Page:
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GM-013 Quality management system: Analysis and improvement in an oncology pharmacy unit
  1. L Recuero Galve,
  2. C Martí Gil,
  3. L Martínez Valdivieso,
  4. J Sánchez Gundín,
  5. A Flor García,
  6. D Barreda Hernández
  1. Hospital Virgen de La Luz, Pharmacy Service, Cuenca, Spain


Background One of the leading objectives of healthcare organisations is continuous quality improvement. It is necessary to plan and implement monitoring, measurement, analysis and control for the improvement processes of quality management system (QMS) and demonstrate the ability of processes to achieve the planned results.

Purpose To analyse continuous quality improvement in the oncology pharmacy unit (OPU) of a pharmacy service (PS) certified with a QMS based on ISO 9001:2008 standard.

Material and methods Retrospective observational study in a second level hospital, in which OPU had a workload of 636 preparations/month and 182 patients/month. The main key process involved was sterile compound preparation, but other processes were included, such as pharmacoeconomics, drug safety, dispensation and logistics.

We revised all documents during and after implementation of QMS (December 2013–September 2015), recording data from incidents logbook, FarhosOncology and QMS computer file (Openkm):

  • Number of incidents, medications errors (ME) and non-conformities.

  • Quality indicators (QI): QI1 (% intravenous mixture of chemotherapy returned to PS; standard ≤1%) and QI2 (errors registered in the progress of chemotherapy; standard ≤1%).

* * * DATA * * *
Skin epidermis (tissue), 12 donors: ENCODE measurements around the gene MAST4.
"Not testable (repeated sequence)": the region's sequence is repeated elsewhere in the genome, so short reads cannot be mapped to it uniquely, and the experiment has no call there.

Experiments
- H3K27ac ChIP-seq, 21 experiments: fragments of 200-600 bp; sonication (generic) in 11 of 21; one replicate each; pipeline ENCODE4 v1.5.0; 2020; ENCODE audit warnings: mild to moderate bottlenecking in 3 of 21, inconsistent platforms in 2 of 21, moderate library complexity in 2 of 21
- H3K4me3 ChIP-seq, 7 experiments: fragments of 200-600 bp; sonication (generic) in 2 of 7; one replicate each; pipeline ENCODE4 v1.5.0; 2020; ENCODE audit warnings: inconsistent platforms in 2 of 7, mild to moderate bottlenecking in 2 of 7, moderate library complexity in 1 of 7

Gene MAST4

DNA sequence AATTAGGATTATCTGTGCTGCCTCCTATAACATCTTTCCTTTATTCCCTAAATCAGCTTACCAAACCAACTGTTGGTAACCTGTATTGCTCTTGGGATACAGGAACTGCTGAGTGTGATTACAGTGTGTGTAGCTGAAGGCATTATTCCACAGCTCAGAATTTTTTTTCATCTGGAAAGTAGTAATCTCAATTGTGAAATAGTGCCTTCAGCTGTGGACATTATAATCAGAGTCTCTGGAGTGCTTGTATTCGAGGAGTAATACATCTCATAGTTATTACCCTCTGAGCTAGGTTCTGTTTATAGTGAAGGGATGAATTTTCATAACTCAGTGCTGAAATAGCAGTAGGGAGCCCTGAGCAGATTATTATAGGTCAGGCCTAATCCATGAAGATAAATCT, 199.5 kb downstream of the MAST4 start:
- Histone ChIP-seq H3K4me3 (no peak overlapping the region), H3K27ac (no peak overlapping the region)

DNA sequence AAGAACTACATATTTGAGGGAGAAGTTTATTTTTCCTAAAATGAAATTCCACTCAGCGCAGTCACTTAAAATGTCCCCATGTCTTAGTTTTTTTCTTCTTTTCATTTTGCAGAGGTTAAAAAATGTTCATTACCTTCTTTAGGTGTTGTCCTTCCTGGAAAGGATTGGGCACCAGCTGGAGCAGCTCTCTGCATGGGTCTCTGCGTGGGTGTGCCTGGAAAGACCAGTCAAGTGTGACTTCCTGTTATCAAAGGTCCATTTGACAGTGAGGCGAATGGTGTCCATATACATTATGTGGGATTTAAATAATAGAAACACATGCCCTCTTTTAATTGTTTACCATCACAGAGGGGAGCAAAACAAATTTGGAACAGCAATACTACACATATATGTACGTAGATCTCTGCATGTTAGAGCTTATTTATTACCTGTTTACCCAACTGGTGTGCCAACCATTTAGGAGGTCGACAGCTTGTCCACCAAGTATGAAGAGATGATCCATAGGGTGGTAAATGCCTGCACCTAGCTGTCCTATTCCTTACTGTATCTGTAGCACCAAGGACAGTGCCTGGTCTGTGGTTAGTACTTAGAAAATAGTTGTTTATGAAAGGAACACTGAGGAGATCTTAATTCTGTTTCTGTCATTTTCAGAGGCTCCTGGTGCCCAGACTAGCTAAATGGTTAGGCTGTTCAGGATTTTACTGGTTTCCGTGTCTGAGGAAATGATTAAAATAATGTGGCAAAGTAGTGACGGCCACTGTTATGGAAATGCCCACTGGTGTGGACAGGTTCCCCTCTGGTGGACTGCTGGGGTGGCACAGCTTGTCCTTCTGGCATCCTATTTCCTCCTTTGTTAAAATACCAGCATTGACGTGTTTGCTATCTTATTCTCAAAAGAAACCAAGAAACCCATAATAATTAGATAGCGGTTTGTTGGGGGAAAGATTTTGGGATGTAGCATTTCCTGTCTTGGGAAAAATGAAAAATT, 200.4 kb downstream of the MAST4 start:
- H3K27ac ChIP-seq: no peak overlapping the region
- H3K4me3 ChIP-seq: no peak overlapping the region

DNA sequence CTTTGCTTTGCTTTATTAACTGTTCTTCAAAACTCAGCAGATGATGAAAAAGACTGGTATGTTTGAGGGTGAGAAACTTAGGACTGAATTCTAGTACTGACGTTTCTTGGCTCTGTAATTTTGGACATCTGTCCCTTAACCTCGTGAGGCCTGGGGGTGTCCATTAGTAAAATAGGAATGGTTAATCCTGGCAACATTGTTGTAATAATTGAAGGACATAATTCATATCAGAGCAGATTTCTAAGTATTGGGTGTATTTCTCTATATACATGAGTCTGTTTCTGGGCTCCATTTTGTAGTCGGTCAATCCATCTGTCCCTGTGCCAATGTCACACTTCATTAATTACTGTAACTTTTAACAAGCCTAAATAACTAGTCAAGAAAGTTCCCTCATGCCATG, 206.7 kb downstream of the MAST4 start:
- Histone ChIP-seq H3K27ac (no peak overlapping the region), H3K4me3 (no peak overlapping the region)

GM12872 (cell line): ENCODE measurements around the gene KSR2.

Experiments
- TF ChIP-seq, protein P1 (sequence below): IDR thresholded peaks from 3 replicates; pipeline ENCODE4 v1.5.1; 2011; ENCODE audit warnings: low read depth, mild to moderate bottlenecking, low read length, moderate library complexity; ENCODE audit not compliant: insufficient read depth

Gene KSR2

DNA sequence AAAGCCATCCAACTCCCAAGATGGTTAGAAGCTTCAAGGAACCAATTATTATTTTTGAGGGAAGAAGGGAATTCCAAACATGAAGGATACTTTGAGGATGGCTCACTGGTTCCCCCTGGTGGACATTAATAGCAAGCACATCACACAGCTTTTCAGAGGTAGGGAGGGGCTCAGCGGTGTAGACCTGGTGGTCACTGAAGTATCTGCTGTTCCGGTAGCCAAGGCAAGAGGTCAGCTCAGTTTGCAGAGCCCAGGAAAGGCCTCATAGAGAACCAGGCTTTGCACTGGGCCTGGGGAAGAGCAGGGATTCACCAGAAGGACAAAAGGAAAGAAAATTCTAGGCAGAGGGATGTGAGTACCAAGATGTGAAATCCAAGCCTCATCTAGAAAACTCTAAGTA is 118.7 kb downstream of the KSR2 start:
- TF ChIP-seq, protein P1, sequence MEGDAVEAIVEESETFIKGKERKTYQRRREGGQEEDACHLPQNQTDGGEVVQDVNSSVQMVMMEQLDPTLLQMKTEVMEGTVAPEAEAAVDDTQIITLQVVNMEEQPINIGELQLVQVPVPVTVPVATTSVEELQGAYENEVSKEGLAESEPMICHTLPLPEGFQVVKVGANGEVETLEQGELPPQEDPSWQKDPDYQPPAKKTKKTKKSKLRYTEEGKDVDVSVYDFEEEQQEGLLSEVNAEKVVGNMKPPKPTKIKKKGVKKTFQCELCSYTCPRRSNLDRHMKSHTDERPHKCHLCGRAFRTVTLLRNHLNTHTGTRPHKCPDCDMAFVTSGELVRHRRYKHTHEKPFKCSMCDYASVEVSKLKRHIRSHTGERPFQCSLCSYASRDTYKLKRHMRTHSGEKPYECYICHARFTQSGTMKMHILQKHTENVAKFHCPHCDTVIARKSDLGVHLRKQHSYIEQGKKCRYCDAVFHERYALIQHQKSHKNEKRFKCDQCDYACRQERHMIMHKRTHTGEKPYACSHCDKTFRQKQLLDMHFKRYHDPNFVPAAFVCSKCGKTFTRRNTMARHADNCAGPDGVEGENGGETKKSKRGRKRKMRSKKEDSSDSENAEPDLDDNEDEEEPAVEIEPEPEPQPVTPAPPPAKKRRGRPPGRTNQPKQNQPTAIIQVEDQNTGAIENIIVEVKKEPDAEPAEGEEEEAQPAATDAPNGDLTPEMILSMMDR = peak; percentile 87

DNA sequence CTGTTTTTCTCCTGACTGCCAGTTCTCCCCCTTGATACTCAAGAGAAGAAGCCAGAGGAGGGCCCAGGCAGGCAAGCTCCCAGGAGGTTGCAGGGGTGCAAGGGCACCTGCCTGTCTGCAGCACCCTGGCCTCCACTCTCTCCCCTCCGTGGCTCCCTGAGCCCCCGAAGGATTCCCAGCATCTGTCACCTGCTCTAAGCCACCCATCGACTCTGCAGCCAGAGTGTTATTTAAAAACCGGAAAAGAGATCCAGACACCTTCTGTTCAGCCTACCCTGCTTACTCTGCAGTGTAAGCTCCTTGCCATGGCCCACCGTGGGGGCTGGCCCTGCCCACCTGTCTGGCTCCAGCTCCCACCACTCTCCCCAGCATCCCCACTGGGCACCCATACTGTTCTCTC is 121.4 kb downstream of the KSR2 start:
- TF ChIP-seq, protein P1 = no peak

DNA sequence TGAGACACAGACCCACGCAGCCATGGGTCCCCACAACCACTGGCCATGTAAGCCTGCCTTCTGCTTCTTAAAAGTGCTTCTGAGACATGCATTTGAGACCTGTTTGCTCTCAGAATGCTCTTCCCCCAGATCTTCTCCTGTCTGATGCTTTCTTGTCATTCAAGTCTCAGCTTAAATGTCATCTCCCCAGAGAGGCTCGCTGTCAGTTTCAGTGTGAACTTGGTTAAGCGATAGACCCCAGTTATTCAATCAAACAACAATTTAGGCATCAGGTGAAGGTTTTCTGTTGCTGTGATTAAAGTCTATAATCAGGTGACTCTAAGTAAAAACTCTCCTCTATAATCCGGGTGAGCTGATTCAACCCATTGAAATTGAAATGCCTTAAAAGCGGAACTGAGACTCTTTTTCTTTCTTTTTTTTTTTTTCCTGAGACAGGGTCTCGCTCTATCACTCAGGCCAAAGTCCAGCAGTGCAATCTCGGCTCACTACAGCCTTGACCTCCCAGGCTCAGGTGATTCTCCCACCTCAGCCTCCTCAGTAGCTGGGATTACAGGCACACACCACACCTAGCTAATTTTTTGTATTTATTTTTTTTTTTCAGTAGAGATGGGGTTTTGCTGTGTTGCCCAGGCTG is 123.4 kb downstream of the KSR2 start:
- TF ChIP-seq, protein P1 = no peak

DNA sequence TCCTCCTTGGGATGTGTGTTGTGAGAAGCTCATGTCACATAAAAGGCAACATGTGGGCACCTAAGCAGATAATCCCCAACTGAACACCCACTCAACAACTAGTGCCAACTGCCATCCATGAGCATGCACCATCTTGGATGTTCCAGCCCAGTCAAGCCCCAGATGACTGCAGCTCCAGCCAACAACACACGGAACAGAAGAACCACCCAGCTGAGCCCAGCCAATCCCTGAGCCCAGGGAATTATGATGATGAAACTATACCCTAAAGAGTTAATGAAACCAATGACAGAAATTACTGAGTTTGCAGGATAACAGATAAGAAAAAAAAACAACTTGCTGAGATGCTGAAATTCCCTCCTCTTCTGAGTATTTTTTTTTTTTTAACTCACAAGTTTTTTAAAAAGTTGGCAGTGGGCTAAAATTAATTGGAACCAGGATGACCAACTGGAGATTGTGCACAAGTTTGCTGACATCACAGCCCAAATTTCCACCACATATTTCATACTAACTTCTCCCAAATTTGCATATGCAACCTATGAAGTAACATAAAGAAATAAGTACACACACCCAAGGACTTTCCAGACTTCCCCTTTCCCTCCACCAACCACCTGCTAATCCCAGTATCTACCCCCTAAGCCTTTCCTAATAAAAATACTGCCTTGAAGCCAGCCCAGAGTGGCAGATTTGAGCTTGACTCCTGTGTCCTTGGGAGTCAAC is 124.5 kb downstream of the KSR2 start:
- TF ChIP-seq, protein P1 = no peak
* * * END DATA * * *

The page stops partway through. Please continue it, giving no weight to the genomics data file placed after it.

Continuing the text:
• Corrective actions.

  • Recommendations for improvement.

Results We collected 199 incidents identified by PS staff in the incidents logbook, 6% of which were detected in the OPU. The major processes involved were logistics (58.3%) and dispensation (33.3%). We detected 69 ME (medical prescription (43.5%), preparation/dispensation (21.7%), administration (10.1%), pharmaceutical validation (17.4%) and extravasation/effusion (7.2%)), 14.5% of which produced damage to the patient.

13.3% of all non-conformities (n = 15) were related to the OPU and some corrective actions were carried out: (1) managing appointments in the admission service to avoid work overload in the outpatient pharmacy; (2) increasing the amount of medications dispensed; and (3) PS staff training and meetings.

The monthly averages of QI were 0.35% (QI1) and 0.5% (QI2), reaching standard values.

The recommendations for improvement were: (1) creating a new outpatient pharmacy to dispense oncological and haematological oral drugs, (2) implementation of a new laminar flow cabinet to allow traceability of chemotherapy preparations and (3) implementation of the control automatic system to all refrigerators to improve the logistics of oncology and haematology drugs.

Conclusion QMS are important work tools which help us to improve healthcare quality, pharmacotherapeutics and patient safety.

No conflict of interest.

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